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Sharjah’s government has picked banks to raise over $750 million from an Islamic bond offering, drawn by historically low funding costs as its finances come under strain.
A sale could happen as soon as the coming days, people familiar with the matter said, asking not to be identified as the matter is private. A representative for the government of Sharjah declined to comment.
The third-biggest sheikhdom in the United Arab Emirates is facing another year of fiscal deterioration after the coronavirus pandemic cut into revenue and forced the local government to spend more to support the economy. The budget could be in the red through 2024, according to S&P Global Ratings, which forecasts the deficit will surge past 10% of gross domestic product this year.
Developing nations are in a rush to borrow before a summer vacation lull crimps activity and tighter central bank policy lifts yields.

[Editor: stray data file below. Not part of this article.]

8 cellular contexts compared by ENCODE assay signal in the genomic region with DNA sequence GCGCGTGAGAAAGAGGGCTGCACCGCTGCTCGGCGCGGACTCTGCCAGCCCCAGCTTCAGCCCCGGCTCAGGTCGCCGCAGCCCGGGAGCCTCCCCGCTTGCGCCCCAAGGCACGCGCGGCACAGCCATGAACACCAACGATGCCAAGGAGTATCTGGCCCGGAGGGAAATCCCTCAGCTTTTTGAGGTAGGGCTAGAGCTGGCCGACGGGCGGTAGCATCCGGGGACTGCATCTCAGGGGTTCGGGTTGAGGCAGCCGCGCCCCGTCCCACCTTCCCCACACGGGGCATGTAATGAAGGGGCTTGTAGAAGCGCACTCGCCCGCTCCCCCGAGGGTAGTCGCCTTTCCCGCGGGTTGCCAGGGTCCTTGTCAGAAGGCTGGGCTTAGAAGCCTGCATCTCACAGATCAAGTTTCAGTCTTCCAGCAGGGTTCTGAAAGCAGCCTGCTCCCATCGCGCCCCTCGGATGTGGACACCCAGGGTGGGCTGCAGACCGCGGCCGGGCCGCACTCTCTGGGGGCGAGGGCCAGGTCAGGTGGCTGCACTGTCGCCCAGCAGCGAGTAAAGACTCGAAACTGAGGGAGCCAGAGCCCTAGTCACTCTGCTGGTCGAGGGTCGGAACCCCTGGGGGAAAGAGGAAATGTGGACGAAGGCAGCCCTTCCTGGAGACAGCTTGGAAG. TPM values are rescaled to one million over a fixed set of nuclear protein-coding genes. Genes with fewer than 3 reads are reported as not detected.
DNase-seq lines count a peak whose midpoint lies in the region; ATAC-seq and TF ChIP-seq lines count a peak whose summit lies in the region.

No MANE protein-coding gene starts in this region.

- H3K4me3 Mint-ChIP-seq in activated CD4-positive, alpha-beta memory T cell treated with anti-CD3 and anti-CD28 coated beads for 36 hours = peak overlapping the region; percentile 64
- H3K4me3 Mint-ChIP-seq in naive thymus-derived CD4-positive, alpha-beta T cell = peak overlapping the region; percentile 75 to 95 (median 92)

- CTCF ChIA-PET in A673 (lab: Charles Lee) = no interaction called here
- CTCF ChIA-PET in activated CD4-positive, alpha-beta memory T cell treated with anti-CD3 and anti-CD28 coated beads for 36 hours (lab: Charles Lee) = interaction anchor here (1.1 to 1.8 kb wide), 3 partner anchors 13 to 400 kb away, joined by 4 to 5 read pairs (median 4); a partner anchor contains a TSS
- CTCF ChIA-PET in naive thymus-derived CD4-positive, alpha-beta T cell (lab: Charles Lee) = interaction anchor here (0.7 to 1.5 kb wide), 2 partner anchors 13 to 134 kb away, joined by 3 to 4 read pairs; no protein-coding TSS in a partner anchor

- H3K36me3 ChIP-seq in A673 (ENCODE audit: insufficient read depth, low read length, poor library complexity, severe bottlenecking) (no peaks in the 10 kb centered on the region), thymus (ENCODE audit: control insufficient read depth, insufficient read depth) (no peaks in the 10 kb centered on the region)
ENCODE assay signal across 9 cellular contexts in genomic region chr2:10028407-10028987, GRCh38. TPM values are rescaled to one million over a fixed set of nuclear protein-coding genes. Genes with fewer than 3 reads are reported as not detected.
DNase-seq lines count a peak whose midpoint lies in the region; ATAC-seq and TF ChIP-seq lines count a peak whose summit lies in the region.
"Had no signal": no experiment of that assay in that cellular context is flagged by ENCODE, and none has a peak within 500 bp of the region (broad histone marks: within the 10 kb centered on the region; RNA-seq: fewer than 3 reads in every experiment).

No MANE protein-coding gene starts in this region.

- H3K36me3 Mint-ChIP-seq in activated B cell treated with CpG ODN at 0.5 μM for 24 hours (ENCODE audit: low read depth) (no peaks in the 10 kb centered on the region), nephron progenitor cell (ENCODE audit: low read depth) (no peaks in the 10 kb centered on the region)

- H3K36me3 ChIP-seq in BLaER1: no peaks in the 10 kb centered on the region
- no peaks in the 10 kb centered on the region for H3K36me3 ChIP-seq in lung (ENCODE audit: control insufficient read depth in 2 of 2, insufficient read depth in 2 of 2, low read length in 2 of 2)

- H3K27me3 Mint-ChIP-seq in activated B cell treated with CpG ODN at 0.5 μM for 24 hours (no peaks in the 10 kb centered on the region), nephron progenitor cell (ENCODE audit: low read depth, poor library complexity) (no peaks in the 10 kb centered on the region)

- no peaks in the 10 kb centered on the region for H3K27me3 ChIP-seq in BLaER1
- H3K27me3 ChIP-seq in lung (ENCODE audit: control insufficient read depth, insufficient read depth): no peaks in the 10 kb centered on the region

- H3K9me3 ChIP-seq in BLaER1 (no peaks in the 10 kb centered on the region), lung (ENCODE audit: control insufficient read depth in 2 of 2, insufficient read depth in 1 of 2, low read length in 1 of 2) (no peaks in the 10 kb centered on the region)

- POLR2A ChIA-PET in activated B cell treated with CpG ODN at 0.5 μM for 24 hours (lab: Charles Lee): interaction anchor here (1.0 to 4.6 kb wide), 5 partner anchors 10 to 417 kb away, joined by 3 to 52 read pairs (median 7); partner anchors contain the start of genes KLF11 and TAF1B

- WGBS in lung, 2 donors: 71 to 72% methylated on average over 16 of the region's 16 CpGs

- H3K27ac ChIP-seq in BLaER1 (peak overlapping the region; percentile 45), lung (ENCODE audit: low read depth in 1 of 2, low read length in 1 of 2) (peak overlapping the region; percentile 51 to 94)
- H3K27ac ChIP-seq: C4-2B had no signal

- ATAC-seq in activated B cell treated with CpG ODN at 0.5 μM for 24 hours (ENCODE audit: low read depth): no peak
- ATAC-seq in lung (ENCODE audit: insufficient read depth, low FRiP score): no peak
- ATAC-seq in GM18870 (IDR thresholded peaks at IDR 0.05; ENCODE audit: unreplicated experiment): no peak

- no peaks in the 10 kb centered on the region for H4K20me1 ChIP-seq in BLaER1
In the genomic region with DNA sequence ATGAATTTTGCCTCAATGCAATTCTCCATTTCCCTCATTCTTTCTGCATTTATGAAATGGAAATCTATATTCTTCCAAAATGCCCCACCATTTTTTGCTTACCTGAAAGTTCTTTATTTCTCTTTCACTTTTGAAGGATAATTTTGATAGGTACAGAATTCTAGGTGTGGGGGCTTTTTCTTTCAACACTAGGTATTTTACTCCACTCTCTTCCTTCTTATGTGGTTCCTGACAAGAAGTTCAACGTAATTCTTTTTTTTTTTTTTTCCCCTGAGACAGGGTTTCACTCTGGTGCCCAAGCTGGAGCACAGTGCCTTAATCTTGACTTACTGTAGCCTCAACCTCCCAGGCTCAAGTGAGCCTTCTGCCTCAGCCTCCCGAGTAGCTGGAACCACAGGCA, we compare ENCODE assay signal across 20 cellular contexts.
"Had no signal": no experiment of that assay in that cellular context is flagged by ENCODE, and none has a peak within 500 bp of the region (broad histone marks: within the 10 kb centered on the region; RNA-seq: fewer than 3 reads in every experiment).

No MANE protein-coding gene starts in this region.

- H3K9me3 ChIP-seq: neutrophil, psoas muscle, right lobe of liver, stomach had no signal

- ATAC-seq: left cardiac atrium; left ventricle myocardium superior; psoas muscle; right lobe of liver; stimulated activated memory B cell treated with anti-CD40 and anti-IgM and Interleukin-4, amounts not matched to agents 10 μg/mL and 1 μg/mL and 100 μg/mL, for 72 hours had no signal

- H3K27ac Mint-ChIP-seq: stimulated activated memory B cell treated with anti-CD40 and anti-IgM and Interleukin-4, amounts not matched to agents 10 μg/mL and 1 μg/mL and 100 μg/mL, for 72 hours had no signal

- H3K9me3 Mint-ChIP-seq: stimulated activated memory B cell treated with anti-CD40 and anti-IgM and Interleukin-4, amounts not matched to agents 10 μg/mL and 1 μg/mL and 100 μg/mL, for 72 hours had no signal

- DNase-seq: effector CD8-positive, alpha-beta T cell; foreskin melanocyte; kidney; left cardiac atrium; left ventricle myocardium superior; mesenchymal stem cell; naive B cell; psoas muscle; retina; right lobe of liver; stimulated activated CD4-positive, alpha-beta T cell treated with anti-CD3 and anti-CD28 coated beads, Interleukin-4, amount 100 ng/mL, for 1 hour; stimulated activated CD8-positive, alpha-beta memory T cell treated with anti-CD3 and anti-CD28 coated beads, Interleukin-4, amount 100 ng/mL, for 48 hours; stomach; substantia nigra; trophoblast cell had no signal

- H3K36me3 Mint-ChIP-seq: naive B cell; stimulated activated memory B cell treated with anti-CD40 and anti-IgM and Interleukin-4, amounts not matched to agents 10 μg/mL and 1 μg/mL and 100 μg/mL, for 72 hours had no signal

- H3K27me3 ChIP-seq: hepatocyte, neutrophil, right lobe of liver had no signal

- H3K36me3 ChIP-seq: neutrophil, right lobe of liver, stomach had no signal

The pace of deals from the Middle East has also quickened, with Qatar Petroleum raising $12.5 billion last week in this year’s biggest emerging-market bond sale. In recent weeks, Saudi Aramco raised $6 billion in a three-tranche bond offering while Turkey, Kenya and Oman also tapped the debt market.
Sharjah carries the lowest investment-grade rating at S&P and Moody’s Investors Service.
S&P in April affirmed the emirate’s debt score with a stable outlook, expecting net general government debt will remain below 60% of GDP through 2024 even as it runs large fiscal deficits. It forecasts Sharjah’s economic growth will rebound by 4% this year after a contraction of about 10% in 2020.